It's hard to understand why anyone would be proud not to understand something and the listener from Seattle's remark that this music has no form proves he doesn't. What established Unit Structures as a classic is that Taylor paved the way for composition within the sphere of so-called free jazz. Most of this music is tightly ordered (Taylor gets remarkable sonorities from the two reeds especially) and the solos elaborate on the "unit structures." Maybe the trick for a new listener is not to listen too hard, but rather let the music wash over you until you can hear it with some familiarity. I've been listening to Taylor for more about 15 years and for me this album remains one of his most refreshing, enigmatic, and joyful works. Unfortunately, Taylor's liner notes aren't too helpful; for a better understanding of his music, check out Gary Giddins's Visions of Jazz and Ekkehard Jost's Free Jazz.
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23 of 23 people found the following review helpful By Christopher Forbes on August 9, 2002
Format: Audio CD
This album, along with Taylor's other Blue Note Album Conquistador, mark the first moves by Taylor into his fully mature group style. Most of his work since these two ground-breaking recordings, has mined the veins he discovered in this period. Of the two albums, Unit Structures is the more tightly organized, all appearences to the contrary.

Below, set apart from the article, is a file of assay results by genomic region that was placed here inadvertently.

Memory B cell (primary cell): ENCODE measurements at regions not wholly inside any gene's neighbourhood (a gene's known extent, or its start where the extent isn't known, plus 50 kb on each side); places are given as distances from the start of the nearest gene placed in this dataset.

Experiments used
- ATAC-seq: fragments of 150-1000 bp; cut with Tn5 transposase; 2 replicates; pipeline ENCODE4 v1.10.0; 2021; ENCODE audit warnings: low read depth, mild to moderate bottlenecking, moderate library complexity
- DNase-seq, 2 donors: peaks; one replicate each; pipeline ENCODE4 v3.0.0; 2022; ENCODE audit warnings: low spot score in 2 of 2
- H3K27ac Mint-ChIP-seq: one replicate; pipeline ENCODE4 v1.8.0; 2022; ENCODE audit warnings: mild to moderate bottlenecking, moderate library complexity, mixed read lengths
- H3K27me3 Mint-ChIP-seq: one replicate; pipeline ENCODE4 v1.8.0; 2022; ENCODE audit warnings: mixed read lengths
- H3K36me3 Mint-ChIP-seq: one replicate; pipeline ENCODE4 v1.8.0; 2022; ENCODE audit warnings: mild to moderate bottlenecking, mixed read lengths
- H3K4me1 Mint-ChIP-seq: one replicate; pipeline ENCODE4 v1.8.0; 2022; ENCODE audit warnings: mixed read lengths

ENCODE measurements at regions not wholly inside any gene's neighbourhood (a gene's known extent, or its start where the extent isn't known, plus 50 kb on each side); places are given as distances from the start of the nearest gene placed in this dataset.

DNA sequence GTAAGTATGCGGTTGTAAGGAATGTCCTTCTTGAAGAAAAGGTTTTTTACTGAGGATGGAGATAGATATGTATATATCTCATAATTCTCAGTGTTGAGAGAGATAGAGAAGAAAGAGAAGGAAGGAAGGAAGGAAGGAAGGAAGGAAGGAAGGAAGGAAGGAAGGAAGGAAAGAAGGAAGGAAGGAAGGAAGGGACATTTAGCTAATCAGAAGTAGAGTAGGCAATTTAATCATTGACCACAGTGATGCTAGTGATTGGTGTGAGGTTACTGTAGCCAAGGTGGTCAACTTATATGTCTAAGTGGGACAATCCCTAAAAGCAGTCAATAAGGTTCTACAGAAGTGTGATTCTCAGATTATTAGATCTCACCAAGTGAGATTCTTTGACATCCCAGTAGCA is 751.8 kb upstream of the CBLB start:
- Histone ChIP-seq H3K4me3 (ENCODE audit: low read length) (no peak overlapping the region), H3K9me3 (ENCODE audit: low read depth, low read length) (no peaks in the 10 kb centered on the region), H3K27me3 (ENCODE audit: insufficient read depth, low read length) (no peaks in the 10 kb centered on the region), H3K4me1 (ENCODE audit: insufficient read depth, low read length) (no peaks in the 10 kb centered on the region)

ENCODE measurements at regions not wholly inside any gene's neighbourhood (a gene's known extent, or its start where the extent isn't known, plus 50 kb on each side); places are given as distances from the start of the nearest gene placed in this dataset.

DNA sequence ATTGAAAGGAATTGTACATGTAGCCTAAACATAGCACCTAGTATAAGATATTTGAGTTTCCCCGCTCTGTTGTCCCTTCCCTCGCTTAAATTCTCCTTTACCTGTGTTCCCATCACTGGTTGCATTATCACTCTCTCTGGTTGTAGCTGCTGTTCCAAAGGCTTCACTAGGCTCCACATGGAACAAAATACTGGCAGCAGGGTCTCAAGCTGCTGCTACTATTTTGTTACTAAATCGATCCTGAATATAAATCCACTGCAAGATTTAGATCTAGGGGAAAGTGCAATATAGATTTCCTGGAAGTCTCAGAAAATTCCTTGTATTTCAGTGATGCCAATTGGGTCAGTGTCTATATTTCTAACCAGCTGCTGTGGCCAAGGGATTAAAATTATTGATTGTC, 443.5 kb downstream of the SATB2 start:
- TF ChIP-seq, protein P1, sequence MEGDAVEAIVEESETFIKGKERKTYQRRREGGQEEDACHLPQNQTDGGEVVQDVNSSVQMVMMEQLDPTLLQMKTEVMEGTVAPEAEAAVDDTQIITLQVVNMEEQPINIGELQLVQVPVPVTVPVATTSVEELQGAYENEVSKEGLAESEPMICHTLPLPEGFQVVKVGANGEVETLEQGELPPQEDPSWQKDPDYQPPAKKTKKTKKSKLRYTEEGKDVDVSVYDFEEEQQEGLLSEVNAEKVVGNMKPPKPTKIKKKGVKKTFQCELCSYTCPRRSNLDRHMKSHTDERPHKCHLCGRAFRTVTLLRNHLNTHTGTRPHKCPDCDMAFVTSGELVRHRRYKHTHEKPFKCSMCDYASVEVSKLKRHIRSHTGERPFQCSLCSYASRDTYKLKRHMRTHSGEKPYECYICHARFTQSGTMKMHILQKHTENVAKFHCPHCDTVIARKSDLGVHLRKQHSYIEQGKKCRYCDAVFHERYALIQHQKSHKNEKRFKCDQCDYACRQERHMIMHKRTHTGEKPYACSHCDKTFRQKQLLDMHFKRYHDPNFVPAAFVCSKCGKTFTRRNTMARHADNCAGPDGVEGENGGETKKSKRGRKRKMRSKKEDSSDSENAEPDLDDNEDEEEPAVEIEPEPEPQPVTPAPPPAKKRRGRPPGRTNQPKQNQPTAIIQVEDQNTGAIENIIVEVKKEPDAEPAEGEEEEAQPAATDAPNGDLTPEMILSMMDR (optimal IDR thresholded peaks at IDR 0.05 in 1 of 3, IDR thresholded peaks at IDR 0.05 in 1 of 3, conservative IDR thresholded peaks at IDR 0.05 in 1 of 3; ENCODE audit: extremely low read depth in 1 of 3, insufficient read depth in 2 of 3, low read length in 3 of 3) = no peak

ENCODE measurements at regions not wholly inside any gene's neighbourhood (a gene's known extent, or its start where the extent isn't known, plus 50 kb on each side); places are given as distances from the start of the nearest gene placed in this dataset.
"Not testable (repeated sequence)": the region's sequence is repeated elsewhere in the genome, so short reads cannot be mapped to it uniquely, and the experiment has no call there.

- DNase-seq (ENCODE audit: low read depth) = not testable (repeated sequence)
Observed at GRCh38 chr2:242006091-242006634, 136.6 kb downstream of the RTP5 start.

Unit Structures really has to be understood as a series of compositions. Unlike much of the New York avant-garde music of the 60's, this really isn't "free" jazz. Taylor's music is always highly controlled...just listen to how his piano "directs" the soloists and the rhythm section. His is not a cacophonous art, despite it's surface. Many of the works are based on predetermined modal scales, improvisations based on precomposed motives and themes, and obssessive development of tiny rhythmic cells. In many ways, Taylor shows influences of the European avant-garde (or influence on the European avant-garde) and yet the music always has a sense of it's jazz, blues and African roots. As such, I think Taylor may have been the most influential jazz composer of the 60's...paving the way for the experiements of Roscoe Mitchell, Henry Threadgill and other structuralists of the late 20th century avant-garde in jazz.
I think many others have hit on the way to listen to this music. Don't try to figure it out right away. Let the waves of sound wash over you first. As you listen more and more, the sense and structure of this music becomes more clear. This is music that can engage the head, but engages the heart first. It is almost shamanic music.
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24 of 26 people found the following review helpful By Jakob Hellberg on March 20, 2004